2. Apparatus for the deposition of vaporized material upon a surface in a vacuum, comprising a container for the material to be vaporized, an outlet passage for the vapour from the container, said outlet passage having a transverse sectional area less than that of the container, an entrance to said passage with walls converging from Patented May 28, 1957 the inner walls of the container to the passage, and a baflle positioned in the said entrance to interrupt all straight line paths through the passage from the material in the container and to provide paths for the flow of vapour between the baflie and the walls of the entrance.

3. Apparatus for the deposition of vaporized material upon a surface in a vacuum, comprising a container for the material to be vaporized, an outlet passage for directing the vapour from thecoutainer to the surface to be coated, the passage having a smaller cross-section than the container, an entrance to the passage converging from the container walls to the passage walls, and Within the entrance 2. bafile plate disposed transversely to the axis of the passage to interrupt all straight line paths through the 4 passage from the material in the container and to provide paths for the flow of vapour between the baffle plate and the Walls of the entrance.

4. Apparatus as claimed in claim 2, for the deposition of vaporised material upon a surface in a vacuum, in which there is provided" means for heating the walls of the passage to prevent the condensation of vapour thereon.

References Cited in the file of this patent UNITED STATES PATENTS 2,100,045 Alexander Nov. 23, 1937 2,416,211 Osterberg et a1. Feb. 18, 1947 2,439,983 Morgan et al. Apr. 20, 1948

Patent Citations
Cited PatentFiling datePublication dateApplicantTitle
US2100045 *Oct 10, 1936Nov 23, 1937Paul AlexanderDeposition of metallic films from metal vaporized in vacuo
US2416211 *Sep 15, 1943Feb 18, 1947American Optical CorpApparatus for coating articles
US2439983 *Jan 15, 1944Apr 20, 1948Libbey Owens Ford Glass CoMeans for thermally evaporating various materials in vacuums for coating purposes
Referenced by
Citing PatentFiling datePublication dateApplicantTitle
US2887984 *Jun 24, 1954May 26, 1959Ohio Commw Eng CoApparatus for gas plating continuous length of metal strip
US2902574 *Feb 3, 1958Sep 1, 1959Hughes Aircraft CoSource for vapor deposition
US3001892 *Mar 26, 1958Sep 26, 1961Gen ElectricEvaporation method and apparatus
US3210525 *Dec 24, 1963Oct 5, 1965William LibenVacuum evaporation crucible
US3253331 *Dec 6, 1962May 31, 1966Westinghouse Electric CorpGlass-metallizing technique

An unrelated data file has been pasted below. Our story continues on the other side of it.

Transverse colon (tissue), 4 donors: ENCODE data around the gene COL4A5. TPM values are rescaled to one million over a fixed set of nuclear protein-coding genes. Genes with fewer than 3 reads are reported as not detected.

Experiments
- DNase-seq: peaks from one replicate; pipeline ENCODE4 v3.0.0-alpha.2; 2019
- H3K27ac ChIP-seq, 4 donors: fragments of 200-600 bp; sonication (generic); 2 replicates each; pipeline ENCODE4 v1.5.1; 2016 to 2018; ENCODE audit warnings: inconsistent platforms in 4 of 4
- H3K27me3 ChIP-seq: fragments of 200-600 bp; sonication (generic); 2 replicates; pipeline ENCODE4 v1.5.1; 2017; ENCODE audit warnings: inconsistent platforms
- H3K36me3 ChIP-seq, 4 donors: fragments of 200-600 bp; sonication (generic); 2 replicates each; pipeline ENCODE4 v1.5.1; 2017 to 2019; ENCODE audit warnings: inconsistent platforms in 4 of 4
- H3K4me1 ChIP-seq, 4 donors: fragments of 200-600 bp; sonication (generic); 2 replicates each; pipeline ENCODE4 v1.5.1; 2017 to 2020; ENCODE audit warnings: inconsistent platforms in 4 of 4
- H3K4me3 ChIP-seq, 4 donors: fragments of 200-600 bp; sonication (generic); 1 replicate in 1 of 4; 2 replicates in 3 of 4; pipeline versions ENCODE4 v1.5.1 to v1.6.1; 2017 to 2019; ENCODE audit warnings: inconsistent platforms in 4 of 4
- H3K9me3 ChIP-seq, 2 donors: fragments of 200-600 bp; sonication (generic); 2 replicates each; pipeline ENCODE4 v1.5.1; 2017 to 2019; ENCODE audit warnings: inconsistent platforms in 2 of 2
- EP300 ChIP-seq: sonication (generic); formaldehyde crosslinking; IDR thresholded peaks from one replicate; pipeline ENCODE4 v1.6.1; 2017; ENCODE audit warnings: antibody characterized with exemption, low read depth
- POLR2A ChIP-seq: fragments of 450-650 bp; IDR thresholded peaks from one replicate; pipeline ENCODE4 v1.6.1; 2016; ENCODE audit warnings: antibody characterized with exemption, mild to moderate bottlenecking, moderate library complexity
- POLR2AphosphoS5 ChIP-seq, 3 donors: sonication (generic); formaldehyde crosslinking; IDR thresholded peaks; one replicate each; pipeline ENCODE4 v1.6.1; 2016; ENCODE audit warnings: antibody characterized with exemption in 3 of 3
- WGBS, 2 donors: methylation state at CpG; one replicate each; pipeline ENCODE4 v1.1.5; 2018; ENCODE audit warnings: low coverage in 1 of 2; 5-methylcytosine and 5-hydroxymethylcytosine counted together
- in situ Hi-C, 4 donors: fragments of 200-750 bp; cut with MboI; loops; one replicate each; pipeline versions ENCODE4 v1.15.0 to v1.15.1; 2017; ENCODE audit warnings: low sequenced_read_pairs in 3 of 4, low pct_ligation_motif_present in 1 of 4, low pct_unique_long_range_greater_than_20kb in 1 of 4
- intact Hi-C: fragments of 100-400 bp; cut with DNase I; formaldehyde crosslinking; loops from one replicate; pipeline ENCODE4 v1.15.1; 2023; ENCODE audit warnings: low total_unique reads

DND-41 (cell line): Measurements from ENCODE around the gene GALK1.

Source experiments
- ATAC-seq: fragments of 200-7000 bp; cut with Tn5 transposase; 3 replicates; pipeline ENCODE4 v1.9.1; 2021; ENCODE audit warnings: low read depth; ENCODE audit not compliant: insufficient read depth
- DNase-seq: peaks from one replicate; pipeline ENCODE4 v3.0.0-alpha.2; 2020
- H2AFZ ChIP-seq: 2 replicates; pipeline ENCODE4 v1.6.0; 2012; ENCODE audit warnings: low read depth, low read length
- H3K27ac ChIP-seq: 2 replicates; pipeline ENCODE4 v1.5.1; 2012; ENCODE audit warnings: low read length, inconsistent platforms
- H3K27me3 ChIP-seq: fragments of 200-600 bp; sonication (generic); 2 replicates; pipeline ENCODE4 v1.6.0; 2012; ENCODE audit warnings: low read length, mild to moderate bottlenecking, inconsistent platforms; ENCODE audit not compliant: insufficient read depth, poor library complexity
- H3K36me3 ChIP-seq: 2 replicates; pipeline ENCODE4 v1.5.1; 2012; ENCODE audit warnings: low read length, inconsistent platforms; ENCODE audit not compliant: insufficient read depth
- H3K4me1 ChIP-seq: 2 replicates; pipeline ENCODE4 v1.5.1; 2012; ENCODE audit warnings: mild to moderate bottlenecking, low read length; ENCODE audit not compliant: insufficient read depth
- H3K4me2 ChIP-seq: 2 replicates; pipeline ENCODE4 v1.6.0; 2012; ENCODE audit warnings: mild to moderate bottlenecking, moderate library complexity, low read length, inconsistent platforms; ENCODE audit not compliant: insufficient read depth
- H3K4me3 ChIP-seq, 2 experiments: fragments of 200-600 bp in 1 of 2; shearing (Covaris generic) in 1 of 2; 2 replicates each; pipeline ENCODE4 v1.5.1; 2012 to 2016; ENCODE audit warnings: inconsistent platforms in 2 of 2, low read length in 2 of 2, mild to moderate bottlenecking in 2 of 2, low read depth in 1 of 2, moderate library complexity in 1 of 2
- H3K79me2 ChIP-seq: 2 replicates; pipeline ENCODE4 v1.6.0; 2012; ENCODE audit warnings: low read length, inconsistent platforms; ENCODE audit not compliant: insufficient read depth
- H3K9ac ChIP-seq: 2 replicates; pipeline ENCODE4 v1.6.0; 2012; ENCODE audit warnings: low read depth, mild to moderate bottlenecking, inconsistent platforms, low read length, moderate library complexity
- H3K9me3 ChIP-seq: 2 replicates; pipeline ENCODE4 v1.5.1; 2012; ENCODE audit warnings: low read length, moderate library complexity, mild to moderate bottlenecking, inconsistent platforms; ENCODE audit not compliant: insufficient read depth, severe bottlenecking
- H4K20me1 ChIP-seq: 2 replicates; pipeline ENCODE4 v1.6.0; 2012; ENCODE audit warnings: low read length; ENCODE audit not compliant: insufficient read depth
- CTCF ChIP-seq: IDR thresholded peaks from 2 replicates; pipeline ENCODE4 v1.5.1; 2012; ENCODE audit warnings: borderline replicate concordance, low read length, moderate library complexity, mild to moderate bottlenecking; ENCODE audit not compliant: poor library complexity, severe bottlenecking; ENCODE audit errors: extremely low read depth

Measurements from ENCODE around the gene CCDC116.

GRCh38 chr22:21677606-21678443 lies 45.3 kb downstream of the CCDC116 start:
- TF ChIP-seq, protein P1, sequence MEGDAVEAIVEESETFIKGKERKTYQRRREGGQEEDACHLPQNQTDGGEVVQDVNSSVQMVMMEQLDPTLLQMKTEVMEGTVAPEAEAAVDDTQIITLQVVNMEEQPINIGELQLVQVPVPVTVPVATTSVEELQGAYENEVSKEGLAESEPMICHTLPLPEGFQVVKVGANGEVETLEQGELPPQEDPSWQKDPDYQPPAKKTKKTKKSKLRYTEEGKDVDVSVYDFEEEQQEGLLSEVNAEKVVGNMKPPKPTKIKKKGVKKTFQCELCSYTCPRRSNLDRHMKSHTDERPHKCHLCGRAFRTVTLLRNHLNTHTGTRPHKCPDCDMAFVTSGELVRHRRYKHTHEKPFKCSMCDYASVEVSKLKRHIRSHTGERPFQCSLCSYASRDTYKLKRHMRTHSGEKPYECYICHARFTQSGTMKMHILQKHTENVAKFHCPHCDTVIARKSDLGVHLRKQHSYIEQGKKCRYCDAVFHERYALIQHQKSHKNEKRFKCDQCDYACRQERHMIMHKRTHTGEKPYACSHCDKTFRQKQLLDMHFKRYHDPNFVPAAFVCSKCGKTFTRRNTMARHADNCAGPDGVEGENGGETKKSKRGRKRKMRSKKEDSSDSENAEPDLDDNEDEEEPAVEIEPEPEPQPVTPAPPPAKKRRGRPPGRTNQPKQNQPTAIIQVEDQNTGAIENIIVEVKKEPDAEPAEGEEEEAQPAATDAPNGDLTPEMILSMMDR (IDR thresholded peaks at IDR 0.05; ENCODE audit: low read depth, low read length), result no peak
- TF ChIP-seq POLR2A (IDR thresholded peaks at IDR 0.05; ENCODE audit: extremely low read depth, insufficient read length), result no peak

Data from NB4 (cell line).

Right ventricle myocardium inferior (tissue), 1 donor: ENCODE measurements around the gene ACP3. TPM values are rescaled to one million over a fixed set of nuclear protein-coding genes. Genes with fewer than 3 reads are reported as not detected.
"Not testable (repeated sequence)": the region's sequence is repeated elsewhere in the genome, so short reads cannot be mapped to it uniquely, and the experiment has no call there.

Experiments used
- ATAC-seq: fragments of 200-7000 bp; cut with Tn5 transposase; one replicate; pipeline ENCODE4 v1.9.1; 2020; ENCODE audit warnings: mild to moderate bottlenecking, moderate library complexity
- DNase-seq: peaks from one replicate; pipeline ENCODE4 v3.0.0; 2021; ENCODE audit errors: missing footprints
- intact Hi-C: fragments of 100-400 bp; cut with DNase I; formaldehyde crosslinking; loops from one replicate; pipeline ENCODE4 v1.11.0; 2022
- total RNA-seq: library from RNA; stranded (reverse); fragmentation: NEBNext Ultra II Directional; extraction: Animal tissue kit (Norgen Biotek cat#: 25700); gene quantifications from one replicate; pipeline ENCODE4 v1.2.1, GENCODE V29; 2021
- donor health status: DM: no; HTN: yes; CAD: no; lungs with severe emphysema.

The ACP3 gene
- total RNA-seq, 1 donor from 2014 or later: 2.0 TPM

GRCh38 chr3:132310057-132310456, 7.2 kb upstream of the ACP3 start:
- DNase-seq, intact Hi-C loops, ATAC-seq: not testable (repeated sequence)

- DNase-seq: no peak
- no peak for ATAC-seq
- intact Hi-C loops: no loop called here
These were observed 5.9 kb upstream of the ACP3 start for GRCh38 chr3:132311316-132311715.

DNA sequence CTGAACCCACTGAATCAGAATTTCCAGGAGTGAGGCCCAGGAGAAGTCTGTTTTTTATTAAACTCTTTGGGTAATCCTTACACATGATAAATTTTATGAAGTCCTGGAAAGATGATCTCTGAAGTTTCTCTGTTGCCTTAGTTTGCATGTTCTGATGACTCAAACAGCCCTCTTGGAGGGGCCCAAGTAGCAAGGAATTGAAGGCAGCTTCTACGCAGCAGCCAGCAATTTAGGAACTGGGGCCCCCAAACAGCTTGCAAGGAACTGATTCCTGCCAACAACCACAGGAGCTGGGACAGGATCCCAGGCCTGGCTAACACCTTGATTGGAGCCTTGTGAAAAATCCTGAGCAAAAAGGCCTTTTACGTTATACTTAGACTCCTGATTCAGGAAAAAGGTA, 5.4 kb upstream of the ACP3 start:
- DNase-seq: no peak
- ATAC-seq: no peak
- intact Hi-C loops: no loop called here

US3271561 *Mar 2, 1964Sep 6, 1966Martin Marietta CorpApparatus for thermally evaporating various materials in vacuums for producing thin films
US3281517 *Nov 19, 1963Oct 25, 1966Melpar IncVacuum furnace
US3325628 *Feb 16, 1966Jun 13, 1967Union Carbide CorpVapor generator
US3373260 *Apr 26, 1965Mar 12, 1968Poudres Metalliques Et Des AllVaporization of metals and metalloids
US3446936 *Jan 3, 1966May 27, 1969Sperry Rand CorpEvaporant source
US3466424 *Aug 31, 1967Sep 9, 1969NasaEvaporant source for vapor deposition
US3598384 *Sep 10, 1969Aug 10, 1971Getters SpaMetal vapor generators
US3627569 *Dec 27, 1968Dec 14, 1971Bell Telephone Labor IncDeposition of thin films with controlled thickness and planar area profile
US3632439 *Apr 25, 1969Jan 4, 1972Westinghouse Electric CorpMethod of forming thin insulating films particularly for piezoelectric transducer
US3655429 *Apr 16, 1969Apr 11, 1972Westinghouse Electric CorpMethod of forming thin insulating films particularly for piezoelectric transducers
US3678888 *Feb 25, 1970Jul 25, 1972British Iron Steel ResearchMaterial depositing apparatus
US3971334 *Mar 4, 1975Jul 27, 1976Xerox CorporationCoating device
US4146774 *Sep 12, 1977Mar 27, 1979Hughes Aircraft CompanyPlanar reactive evaporation apparatus for the deposition of compound semiconducting films
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US5080870 *Aug 28, 1989Jan 14, 1992Board Of Regents, The University Of Texas SystemSublimating and cracking apparatus
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US7815737 *Nov 4, 2005Oct 19, 2010Lg Display Co., Ltd.Source for thermal physical vapor deposition of organic electroluminescent layers
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CN1070934C *Mar 28, 1996Sep 12, 2001日新制钢株式会社Evaporative method of magnesium
DE102011122591A1 *Dec 30, 2011Jul 4, 2013Dr. Eberl Mbe-Komponenten GmbhVorrichtung zum Verdampfen eines Verdampfungsguts
EP0735157A2 *Feb 27, 1996Oct 2, 1996Nisshin Steel Co., Ltd.Formation of magnesium vapor with high evaporation speed
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Classifications
U.S. Classification118/726, 392/388
International ClassificationB01D3/10
Cooperative ClassificationB01D3/10
European ClassificationB01D3/10